Organizing for Social Justice:
“The truth of human freedom lies
in the love that breaks down barriers.”
― Jurgen Moltmann
“To be content with the world as it is is to be dead.”
― Dorothee Soelle
“The commonwealth of God is now!”
― Jesus of Nazareth
In Christian Scripture, we find two words, two different Greek words, for “power.” Exousia is authoritative power, power wielded from above, the power of a commanding officer, a policeman in the street, patriarchal power. Dunamis, on the other hand, is relational power, power generated by faith and respect, the power of alliances pursuing justice, the power of compassion and sacrifice, the power of God-in-us-together. This is the power (dynamic power) that Jesus embodies in ministry and invites fully and boldly in his followers. It grows in relationships built through conversation, collaboration and trust.
Interestingly, when power comes to those who believe, it is dunamis, the dynamic, relational power that inspired Jesus, motivated Jesus and emboldened Jesus in his very human life and times.  The power that raises Jesus from the dead is relational!
We believe in the practice of power–this kind of power–as we imagine the world as it should be.  We believe in organizing communities around social justice goals and initiatives.  We believe in marching with those who decry state violence and insist on racial justice.  We believe in speaking truth to power and standing up for the earth’s creatures and ecosystems as we confront climate change at last.  And we believe all of this is discipleship–our conscious choice of the gospel way, our faithfulness to the calling of the Lover of Life, the Prince of Peace, who is our Sister, our Brother, our Sibling in all ways and places.


ICE Detention, Dover NH

Through several networks and coalitions, we are working to reform broken and inhumane immigration policies here in the United States.  We believe that our community is healthier, safer and more just when immigrants and refugees are welcomed and embraced for their gifts, passions and courage.
Through the Seacoast Interfaith Sanctuary Coalition, we are supporting several refugees released from detention this spring due to COVID-19 concerns.  This work inspires us and pushes us forward!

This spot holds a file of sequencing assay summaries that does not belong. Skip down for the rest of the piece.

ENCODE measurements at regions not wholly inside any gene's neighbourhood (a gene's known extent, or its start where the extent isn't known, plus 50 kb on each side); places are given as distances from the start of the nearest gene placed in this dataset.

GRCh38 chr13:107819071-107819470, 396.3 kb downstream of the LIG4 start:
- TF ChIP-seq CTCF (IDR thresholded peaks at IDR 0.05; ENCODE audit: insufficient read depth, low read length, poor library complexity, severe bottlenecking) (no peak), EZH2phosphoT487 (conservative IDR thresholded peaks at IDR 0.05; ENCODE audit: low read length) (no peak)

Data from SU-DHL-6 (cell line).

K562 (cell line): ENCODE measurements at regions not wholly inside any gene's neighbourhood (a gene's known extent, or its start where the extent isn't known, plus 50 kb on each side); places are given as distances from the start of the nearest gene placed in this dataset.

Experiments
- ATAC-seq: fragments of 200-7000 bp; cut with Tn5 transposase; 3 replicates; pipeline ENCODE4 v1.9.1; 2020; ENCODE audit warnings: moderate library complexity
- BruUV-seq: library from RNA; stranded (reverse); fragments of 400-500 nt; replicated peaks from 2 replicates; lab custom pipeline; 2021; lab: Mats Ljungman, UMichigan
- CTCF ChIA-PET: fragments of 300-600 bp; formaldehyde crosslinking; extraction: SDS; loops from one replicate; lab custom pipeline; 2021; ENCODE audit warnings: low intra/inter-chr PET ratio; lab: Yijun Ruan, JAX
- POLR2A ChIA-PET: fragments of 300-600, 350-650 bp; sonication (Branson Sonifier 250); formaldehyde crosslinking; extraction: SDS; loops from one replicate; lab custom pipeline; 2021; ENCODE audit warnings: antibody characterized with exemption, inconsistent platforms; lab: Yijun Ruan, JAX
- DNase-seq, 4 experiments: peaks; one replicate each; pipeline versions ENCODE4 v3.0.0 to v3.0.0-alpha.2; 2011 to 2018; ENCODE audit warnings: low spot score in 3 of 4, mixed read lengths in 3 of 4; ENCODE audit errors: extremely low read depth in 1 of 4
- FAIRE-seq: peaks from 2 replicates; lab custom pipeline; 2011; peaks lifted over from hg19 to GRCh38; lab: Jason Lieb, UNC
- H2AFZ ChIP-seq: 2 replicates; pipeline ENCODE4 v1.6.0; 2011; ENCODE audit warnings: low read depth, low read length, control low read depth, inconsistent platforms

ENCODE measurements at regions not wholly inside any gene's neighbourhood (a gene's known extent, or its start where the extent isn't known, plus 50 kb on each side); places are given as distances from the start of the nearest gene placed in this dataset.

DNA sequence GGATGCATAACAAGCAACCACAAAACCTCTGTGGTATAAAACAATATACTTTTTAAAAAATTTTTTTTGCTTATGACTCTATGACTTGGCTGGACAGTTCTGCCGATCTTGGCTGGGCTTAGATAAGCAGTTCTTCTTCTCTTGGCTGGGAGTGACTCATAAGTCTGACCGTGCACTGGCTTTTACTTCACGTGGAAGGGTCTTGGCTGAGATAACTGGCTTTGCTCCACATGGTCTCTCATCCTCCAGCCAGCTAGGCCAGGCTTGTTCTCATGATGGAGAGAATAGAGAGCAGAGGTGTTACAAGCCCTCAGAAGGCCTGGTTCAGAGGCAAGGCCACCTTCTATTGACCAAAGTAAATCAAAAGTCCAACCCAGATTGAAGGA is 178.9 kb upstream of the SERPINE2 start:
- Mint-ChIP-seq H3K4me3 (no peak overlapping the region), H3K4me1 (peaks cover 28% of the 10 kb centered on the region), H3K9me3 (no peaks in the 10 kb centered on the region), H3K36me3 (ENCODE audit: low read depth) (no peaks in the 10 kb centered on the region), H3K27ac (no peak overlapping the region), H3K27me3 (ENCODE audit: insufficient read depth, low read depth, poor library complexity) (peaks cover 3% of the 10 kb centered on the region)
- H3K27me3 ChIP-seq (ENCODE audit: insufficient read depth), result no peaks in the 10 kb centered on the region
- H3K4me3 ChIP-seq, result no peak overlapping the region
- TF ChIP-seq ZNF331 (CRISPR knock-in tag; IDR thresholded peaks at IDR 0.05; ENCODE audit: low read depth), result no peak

Contact Pastor Dave Grishaw-Jones if you’re interested in learning how to support this ministry and join us in solidarity and resistance.

We are the Earth.

All our concerns intersect, each informing the other, all feeding our hunger for justice and peace.  With our United Church of Christ, the Green Justice Team is committed to educating, shaping and motivating action and advocacy.
We believe that the Earth is God’s holy body, God’s gift of communion and grace.  And we are determined to collaborate in many ways, with many partners to speak peace to the planet and walk a path toward healing and ecological justice.
Contact Maggie Morrison and our Green Justice Team to learn more and get involved.  We need you!
This winter (2022), we’re training leaders from congregations around the Seacoast in the skills and practices of interfaith organizing.  In partnership with the Granite State Organizing Project (GSOP), we’re connecting leaders committed to addressing injustice, poverty and climate change at the root level–and doing it together.
Our intention is to imagine new ways of collaborating, new ways of being powerful, as we seek to do justice, love mercy and walk in humilty with God (Micah 6:8).
Learn more about our organizing project and ways you can be involved.  Contact Chuck Hotchkiss or anyone on the Justice & Witness Team.  Your stories matter.  Your energies make a difference.
We are most powerful and imaginative when we work in broad coalitions, with friends from many faiths, many backgrounds and many walks of life.  Join us and GSOP as we build this community together!
We’re excited about all the ways our youngest members are changing the world–for the bettter.  Our program with children and youth is designed to “raise up” changemakers.  Kristin Forselius and her team encourage our youth to follow their own instincts, build movements for justice and step out as leaders.  They offer our young members all kinds of opportunities to meet other changemakers and learn from them.
In 1968, the Rev. Dr. Martin Luther King, Jr. and many others called for a “revolution of values” in America.  They sought to build a broad, fusion movement that could unite poor and impacted communities across the country.  Their name was a direct cry from the underside of history: The Poor People’s Campaign.
Today, the Poor People’s Campaign: A National Call for Moral Revival has picked up this unfinished work.  From Alaska to Arkansas, the Bronx to the border, people are coming together to confront the interlocking evils of systemic racism, poverty, ecological devastation, militarism, and the war economy, and the distorted moral narrative of religious nationalism.  We understand that as a nation we are at a critical juncture–that we need a movement that will shift the moral narrative, impact policies and elections at every level of government, and build lasting power for poor and impacted people.